SANCTUARY NO MORE: Clashes between regime and rebel forces continued […]
8 September 2013
SANCTUARY NO MORE: Clashes between regime and rebel forces continued at approaches to the Christian-majority town of Maalula, nestled in the hills about fifty-five kilometers north of Damascus after an informal agreement to keep the historic town outside the conflict was shattered Thursday when a Jordanian suicide bomber attacked a government checkpoint killing himself and up to two hundred Assad troops.
Although Al-Manar Television quoted Syrian Army sources Sunday boasting of a successful campaign against “armed groups” in Maalula, the Free Syrian Army’s Ahfad Al Rasoul Brigade posted a report on Facebook claiming to have effectively secured the town’s perimeter.
“The [regime] army relocated at road blocks but distributed its snipers to target anything that moves so we plead the families of Maalula not to go toward the road blocks because Assad’s snipers don’t differentiate between civilian and military personnel,” warns the Ahfadd Al Rasoul Brigade posting.
According to the Syrian Observatory for Human Rights, government forces bombarded the hill where the town’s four star Safir Hotel is situated along with other rebel positions in the city.
“All the Christians are collaborating with the FSA and are against the entrance of regime forces to Maalula,” said Ameer al-Qalamouni speaking from the nearby town of Al-Nabak.
“The regime tried to sew division between the Sunnis and Christians but the people of Maalula are wiser than this, “said the 22 year old spokesman for the area’s Local Coordination Council.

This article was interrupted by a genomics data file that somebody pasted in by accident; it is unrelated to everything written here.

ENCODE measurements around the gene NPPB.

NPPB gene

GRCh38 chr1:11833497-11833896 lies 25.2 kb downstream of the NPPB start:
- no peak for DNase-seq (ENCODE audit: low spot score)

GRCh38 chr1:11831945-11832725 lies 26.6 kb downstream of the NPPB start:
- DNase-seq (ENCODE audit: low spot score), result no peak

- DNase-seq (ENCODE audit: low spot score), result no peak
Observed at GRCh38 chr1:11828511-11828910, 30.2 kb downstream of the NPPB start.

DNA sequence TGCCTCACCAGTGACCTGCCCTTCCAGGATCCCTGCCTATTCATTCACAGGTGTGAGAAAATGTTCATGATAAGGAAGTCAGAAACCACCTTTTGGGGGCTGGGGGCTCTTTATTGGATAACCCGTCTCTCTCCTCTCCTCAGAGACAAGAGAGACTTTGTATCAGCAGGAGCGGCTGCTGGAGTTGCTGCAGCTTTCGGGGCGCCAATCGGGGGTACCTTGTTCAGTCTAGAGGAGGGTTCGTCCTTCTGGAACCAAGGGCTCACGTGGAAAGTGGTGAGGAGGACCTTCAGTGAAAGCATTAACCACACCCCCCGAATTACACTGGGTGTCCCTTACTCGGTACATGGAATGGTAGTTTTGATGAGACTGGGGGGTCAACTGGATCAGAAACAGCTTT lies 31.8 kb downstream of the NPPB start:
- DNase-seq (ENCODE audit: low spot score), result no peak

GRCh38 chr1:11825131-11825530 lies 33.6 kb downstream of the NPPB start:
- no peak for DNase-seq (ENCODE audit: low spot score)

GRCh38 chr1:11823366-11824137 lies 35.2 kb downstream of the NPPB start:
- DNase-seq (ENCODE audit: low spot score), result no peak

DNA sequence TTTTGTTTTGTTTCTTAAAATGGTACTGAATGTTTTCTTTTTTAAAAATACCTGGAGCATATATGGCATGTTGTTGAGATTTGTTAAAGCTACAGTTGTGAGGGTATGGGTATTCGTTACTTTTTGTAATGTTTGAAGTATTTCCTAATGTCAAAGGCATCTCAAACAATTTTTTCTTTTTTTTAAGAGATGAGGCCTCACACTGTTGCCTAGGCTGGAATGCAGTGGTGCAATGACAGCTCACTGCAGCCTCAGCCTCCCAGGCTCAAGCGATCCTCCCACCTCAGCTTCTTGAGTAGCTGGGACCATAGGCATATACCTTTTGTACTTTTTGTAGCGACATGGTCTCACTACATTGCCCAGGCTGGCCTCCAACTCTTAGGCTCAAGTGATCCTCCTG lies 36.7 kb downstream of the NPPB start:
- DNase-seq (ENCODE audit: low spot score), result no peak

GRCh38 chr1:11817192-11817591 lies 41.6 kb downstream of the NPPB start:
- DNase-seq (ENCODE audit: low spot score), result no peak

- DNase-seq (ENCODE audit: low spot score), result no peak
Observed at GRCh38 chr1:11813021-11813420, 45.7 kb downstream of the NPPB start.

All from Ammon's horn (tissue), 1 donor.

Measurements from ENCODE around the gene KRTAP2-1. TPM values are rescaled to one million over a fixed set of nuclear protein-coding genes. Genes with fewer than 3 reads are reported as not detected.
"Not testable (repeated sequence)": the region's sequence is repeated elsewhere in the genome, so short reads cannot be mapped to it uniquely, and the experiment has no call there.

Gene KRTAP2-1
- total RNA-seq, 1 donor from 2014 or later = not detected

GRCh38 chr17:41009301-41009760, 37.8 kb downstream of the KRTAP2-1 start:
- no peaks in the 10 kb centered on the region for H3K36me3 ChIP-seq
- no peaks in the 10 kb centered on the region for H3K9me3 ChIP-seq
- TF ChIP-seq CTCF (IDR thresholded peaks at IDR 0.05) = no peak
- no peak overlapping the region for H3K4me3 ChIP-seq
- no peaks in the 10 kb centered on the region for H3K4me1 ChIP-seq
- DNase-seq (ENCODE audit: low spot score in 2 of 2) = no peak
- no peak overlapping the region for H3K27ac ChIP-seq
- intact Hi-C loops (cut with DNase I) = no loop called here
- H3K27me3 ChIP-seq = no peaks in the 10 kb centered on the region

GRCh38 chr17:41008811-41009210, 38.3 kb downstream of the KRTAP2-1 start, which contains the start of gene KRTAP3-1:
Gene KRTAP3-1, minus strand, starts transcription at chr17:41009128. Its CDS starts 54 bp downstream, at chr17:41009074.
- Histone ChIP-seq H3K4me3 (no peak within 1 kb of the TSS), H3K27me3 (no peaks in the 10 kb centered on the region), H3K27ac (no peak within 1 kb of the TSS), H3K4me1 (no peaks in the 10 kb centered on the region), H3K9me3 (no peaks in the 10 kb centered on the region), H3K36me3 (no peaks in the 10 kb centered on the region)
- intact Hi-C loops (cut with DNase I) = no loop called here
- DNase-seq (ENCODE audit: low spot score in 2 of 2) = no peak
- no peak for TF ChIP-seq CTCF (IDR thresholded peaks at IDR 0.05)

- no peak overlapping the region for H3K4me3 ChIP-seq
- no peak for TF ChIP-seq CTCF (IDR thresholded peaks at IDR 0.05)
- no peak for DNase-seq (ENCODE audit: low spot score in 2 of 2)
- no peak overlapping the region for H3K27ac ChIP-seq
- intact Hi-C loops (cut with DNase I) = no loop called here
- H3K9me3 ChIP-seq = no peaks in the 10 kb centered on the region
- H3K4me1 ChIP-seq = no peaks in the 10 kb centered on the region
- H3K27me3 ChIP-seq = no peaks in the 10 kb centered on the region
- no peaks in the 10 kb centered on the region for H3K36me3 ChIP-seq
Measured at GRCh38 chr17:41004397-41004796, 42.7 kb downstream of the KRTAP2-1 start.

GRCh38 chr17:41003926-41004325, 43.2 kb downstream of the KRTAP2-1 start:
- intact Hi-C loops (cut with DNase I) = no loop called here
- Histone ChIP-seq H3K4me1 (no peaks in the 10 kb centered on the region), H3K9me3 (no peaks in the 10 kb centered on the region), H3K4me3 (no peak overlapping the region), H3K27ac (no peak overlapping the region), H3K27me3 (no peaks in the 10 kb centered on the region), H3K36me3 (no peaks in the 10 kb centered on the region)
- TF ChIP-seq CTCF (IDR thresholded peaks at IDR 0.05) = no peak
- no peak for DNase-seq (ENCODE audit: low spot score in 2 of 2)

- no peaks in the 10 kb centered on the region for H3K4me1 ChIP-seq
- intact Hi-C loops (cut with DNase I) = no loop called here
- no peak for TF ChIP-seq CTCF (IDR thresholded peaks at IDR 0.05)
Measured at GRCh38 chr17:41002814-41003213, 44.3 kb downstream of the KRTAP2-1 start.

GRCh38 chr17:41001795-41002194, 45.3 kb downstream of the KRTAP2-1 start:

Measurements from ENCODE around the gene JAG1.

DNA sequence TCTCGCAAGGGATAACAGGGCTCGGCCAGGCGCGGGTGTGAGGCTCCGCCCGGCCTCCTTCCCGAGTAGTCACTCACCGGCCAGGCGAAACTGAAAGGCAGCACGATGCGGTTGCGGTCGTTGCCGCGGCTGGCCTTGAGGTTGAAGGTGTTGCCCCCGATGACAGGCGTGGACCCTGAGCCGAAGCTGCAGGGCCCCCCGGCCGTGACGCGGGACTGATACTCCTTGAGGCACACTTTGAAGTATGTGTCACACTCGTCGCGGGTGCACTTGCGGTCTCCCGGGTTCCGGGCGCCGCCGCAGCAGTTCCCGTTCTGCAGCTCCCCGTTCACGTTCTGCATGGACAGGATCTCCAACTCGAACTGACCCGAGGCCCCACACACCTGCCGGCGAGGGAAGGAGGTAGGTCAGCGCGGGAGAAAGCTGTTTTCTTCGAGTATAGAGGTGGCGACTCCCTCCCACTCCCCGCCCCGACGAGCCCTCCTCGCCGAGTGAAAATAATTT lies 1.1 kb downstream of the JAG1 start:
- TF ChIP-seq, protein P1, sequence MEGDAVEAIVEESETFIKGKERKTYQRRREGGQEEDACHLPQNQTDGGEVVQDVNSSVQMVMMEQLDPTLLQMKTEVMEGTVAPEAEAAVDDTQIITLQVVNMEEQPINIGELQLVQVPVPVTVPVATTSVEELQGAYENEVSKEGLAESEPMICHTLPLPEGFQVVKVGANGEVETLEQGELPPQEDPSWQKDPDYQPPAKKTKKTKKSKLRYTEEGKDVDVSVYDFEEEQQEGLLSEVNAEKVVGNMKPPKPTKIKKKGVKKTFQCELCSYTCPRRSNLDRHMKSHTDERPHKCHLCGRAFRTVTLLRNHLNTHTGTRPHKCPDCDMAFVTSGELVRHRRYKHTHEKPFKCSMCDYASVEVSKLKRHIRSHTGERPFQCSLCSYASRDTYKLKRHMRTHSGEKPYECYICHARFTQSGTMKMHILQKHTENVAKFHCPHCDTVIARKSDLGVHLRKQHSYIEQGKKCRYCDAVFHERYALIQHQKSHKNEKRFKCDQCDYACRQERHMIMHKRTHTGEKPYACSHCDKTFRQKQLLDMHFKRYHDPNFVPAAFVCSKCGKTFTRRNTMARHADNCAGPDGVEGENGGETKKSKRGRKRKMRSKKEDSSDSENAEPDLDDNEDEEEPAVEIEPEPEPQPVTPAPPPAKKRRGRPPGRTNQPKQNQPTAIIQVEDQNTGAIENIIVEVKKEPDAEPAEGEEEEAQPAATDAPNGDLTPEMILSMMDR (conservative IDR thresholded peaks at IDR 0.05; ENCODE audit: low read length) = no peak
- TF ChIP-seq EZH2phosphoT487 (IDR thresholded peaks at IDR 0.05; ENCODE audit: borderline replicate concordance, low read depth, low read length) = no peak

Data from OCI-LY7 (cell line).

“Our fighters dragged the regime’s forces to Faj Maalula [Valley] to make sure that the historical village would not be targeted,” insisted the pro-rebel media official.
The “martyrdom” mission by Abu Mossa’ab al-Ordoni [Jordanian] at the outskirts of the city on Thursday in which rebels claim resulted in as many as two hundred regime fatalities led both sides to enter Maalula proper.
Even al-Qalamouni concedes that the townspeople were dragged into a conflict they had previously avoided.
“The regime forces started firing in the village from the first day of the incident without any care for the sacred buildings and took advantage of the FSA withdrawal to redistribute their forces inside,” he said via Skype.
A video released by rebel forces Sunday shows a fighter in front of a local church giving instructions for fellow fighters to respect the religion and secure the safety of the local townspeople.
Bilajea Saeaf, director of the Maalula ‘s Saint Tekla Convent told Beirut’s LBC TV that the facility has been unscathed in the fighting.
“No one came near us, and no fire happened, nor they assaulted the nuns,” said Saeaf.Video Courtesy of Abdoobnews and LBC group